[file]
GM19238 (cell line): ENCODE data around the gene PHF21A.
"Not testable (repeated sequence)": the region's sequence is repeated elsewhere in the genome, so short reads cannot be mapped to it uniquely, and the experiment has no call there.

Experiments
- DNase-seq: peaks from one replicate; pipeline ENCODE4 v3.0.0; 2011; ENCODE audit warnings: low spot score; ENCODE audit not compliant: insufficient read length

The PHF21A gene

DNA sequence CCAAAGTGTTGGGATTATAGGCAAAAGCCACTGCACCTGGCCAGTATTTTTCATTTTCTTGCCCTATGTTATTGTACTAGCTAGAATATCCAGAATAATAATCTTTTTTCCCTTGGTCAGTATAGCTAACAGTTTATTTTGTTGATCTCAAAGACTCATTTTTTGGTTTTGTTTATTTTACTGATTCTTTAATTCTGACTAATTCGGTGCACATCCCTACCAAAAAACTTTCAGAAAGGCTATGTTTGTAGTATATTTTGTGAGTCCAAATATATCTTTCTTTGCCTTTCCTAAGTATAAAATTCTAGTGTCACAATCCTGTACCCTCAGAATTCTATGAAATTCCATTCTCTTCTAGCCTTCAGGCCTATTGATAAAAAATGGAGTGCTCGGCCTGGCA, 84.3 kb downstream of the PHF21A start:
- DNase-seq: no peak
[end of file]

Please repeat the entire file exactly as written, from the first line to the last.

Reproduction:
GM19238 (cell line): ENCODE data around the gene PHF21A.
"Not testable (repeated sequence)": the region's sequence is repeated elsewhere in the genome, so short reads cannot be mapped to it uniquely, and the experiment has no call there.

Experiments
- DNase-seq: peaks from one replicate; pipeline ENCODE4 v3.0.0; 2011; ENCODE audit warnings: low spot score; ENCODE audit not compliant: insufficient read length

The PHF21A gene

DNA sequence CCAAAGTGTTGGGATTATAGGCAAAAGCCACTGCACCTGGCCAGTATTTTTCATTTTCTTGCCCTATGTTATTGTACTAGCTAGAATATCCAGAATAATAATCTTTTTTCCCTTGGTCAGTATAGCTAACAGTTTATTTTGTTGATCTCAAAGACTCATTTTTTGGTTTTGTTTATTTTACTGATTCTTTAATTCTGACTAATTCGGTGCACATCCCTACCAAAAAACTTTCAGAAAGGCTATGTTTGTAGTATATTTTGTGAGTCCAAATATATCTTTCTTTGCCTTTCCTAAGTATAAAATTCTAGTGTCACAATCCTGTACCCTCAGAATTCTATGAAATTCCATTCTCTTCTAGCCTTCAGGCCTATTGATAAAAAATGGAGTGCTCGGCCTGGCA, 84.3 kb downstream of the PHF21A start:
- DNase-seq: no peak